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I read about a double slit experiment where the detector clicks when a photon goes through the slit. When the detector doesn't click, it means the photon must have gone through the other slit, and a particle pattern still forms. I can't find the experiment that's being referred too though. Does anyone know how I can find it?

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  • $\begingroup$ Do you mean "Double slit experiment for one photon at a time"? $\endgroup$
    – sslucifer
    Commented Oct 25, 2021 at 22:37
  • $\begingroup$ yes, and a detector on one slit. A detector that clicks if a photon passes. $\endgroup$ Commented Oct 26, 2021 at 19:02
  • $\begingroup$ @JenSanchez If a detector detects a photon than the photon must have been absorbed by the detective. A photon cannot pass the slit and be detected at the slit. As for the experiment, just go to YouTube and type double slit experiment one photon at a time. $\endgroup$ Commented Oct 27, 2021 at 1:02
  • $\begingroup$ I mean and experiment where there's a detector on one slit (say slit B). Photons are coming one at a time. If the detector fails to click, we know it must have gone through the other slit (slit A), and it acts like a particle. I read about it recently, but there wasn't a reference. $\endgroup$ Commented Oct 27, 2021 at 3:36
  • $\begingroup$ Don't go out of your' way. If It was done as described, i'll find it. I've found a few refrences to it. The idea that the knowledge of which slit, even without interaction, could change the results blows my mind. $\endgroup$ Commented Oct 27, 2021 at 3:40

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This was a thought experiment .... it is impossible for a photon to produce a click and then carry on to the screen. If a photon makes a click it is detected and that's the end of the photon. For electrons an actual experiment was done using light to detect which slit ... and this caused the electrons to stop making the pattern.

Also you can read this answer for more insight: How does the double slit experiment ensure phase coherence?

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  • $\begingroup$ I found an experiment that's pretty close to what I was looking for. I'm imagining photon going to two slits, with a detector at one slit. When the photon goes to the slit without a detector, it still produces a particle pattern. The wave would have to know the detector is there, and without setting it off, go through the other slit. Physics is trippy. Thank you! I'm learning. $\endgroup$ Commented Nov 7, 2021 at 6:00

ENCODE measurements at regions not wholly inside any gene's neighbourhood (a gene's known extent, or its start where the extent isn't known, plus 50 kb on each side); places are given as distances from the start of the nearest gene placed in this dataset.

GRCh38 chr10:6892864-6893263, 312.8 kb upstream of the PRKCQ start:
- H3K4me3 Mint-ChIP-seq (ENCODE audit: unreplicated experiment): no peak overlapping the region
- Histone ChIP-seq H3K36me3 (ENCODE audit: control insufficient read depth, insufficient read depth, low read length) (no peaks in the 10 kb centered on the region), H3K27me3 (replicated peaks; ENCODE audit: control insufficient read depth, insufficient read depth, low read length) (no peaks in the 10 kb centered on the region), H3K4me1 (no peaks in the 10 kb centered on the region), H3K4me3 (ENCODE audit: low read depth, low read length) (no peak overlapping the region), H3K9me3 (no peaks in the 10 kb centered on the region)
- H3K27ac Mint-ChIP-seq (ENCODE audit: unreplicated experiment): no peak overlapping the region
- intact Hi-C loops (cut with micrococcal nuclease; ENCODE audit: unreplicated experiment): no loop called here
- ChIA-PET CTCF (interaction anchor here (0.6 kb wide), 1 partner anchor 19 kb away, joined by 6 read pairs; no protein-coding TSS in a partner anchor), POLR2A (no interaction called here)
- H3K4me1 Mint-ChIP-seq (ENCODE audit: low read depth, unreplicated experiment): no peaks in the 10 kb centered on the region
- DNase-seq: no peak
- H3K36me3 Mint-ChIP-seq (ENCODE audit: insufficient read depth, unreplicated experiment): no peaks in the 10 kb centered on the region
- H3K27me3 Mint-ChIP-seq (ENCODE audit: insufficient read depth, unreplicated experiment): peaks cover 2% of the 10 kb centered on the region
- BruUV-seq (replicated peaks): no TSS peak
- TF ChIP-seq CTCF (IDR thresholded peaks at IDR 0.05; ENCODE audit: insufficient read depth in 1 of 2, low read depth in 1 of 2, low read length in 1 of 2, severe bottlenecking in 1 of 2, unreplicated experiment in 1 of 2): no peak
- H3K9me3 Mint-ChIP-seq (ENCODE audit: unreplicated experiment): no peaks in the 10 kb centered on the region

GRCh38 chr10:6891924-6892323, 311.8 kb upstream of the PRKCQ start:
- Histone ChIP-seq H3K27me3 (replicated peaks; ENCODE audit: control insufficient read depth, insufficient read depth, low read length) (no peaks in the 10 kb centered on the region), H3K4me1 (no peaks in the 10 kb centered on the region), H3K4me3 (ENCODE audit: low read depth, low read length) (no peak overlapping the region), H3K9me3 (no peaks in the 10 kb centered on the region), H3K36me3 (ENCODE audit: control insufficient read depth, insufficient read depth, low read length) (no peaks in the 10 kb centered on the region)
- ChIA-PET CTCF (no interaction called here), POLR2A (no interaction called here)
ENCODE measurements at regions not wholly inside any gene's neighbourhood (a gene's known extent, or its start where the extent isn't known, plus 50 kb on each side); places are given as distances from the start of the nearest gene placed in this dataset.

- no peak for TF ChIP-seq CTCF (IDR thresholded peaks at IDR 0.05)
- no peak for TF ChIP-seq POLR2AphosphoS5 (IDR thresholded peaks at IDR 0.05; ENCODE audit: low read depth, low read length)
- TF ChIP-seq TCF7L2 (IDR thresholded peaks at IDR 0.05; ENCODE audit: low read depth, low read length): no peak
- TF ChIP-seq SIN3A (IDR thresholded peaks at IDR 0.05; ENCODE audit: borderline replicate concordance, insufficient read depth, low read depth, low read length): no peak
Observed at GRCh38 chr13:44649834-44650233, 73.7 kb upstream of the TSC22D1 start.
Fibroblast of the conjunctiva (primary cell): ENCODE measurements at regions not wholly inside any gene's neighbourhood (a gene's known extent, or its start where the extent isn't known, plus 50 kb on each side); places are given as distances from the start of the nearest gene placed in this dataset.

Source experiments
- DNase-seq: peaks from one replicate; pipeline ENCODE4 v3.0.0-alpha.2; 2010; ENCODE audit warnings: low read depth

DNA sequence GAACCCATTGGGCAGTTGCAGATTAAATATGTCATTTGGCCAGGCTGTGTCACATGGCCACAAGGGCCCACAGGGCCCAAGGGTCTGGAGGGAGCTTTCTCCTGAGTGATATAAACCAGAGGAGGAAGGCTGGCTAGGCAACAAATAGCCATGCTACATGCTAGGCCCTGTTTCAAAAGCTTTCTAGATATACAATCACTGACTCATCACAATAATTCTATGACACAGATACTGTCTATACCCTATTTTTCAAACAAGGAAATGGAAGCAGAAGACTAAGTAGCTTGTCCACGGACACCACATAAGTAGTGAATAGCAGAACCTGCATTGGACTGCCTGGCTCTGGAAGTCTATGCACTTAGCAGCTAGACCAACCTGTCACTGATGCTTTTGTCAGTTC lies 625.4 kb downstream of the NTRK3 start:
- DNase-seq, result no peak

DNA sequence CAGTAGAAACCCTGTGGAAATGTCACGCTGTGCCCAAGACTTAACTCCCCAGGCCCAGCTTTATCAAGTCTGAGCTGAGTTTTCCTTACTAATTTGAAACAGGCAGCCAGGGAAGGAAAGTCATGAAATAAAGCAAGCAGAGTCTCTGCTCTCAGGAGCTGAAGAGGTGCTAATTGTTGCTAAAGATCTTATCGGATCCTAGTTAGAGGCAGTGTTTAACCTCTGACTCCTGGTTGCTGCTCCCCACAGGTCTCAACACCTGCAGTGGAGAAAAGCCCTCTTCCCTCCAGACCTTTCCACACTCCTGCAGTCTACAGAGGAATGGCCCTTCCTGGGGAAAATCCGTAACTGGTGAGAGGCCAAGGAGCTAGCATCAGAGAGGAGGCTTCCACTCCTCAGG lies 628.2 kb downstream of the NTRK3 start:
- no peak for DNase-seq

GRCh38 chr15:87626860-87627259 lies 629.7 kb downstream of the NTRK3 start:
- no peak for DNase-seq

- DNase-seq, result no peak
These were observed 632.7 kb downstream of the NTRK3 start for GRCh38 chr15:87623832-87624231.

• $\begingroup$ Here is a paper that sort of measured which slit for photons, it uses "weak" measurement. physics.utoronto.ca/~aephraim/PWMar13steinberg-final.pdf. $\endgroup$ Commented Nov 8, 2021 at 17:29
  • $\begingroup$ If we are using photons you can not use a detector for which path. If you put a detector on one slit than that slit is blocked! if you put it over half the slit then a portion of the photons will get blocked and some will get by to make the interference pattern. $\endgroup$ Commented Nov 8, 2021 at 17:33
  • $\begingroup$ Every photon figures out a path .... the path is constantly changing as objects move about .... it is all due to the EM field, virtual photons and real ones. Example .. a photon leaves a star and travels for a million years, gets to earth and then a scientist places a mirror in front and sends it all the way back to the star! The photon reacts at the speed of light, figuring out its new path ..... $\endgroup$ Commented Nov 8, 2021 at 17:38
  • $\begingroup$ the DSE has been mysterious for over a hundred years. A lot of the bad science and confusion comes from being forced to think in classical terms .... like photons interfered and cancelled (violation of energy). Feynman and Dirac figured out that each photon must figure out its own path which is true ... but they were unable to say how. They could have spent more time on it if it was truly important but the nuclear age was dawning and the photons behaviour was well enough understood for their purposes. $\endgroup$ Commented Nov 8, 2021 at 17:49

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